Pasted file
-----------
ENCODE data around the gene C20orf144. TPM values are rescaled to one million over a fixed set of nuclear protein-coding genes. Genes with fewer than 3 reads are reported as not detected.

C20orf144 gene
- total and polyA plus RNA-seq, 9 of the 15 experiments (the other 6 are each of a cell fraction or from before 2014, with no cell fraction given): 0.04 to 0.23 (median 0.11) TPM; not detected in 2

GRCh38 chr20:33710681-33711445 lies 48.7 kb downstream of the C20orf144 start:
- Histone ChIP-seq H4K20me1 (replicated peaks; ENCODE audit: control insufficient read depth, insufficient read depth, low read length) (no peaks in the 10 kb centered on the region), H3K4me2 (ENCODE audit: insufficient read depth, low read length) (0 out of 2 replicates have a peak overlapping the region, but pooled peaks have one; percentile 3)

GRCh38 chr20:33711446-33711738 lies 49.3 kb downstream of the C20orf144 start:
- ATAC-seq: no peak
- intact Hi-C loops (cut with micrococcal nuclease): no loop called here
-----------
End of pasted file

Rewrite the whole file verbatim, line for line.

ENCODE data around the gene C20orf144. TPM values are rescaled to one million over a fixed set of nuclear protein-coding genes. Genes with fewer than 3 reads are reported as not detected.

C20orf144 gene
- total and polyA plus RNA-seq, 9 of the 15 experiments (the other 6 are each of a cell fraction or from before 2014, with no cell fraction given): 0.04 to 0.23 (median 0.11) TPM; not detected in 2

GRCh38 chr20:33710681-33711445 lies 48.7 kb downstream of the C20orf144 start:
- Histone ChIP-seq H4K20me1 (replicated peaks; ENCODE audit: control insufficient read depth, insufficient read depth, low read length) (no peaks in the 10 kb centered on the region), H3K4me2 (ENCODE audit: insufficient read depth, low read length) (0 out of 2 replicates have a peak overlapping the region, but pooled peaks have one; percentile 3)

GRCh38 chr20:33711446-33711738 lies 49.3 kb downstream of the C20orf144 start:
- ATAC-seq: no peak
- intact Hi-C loops (cut with micrococcal nuclease): no loop called here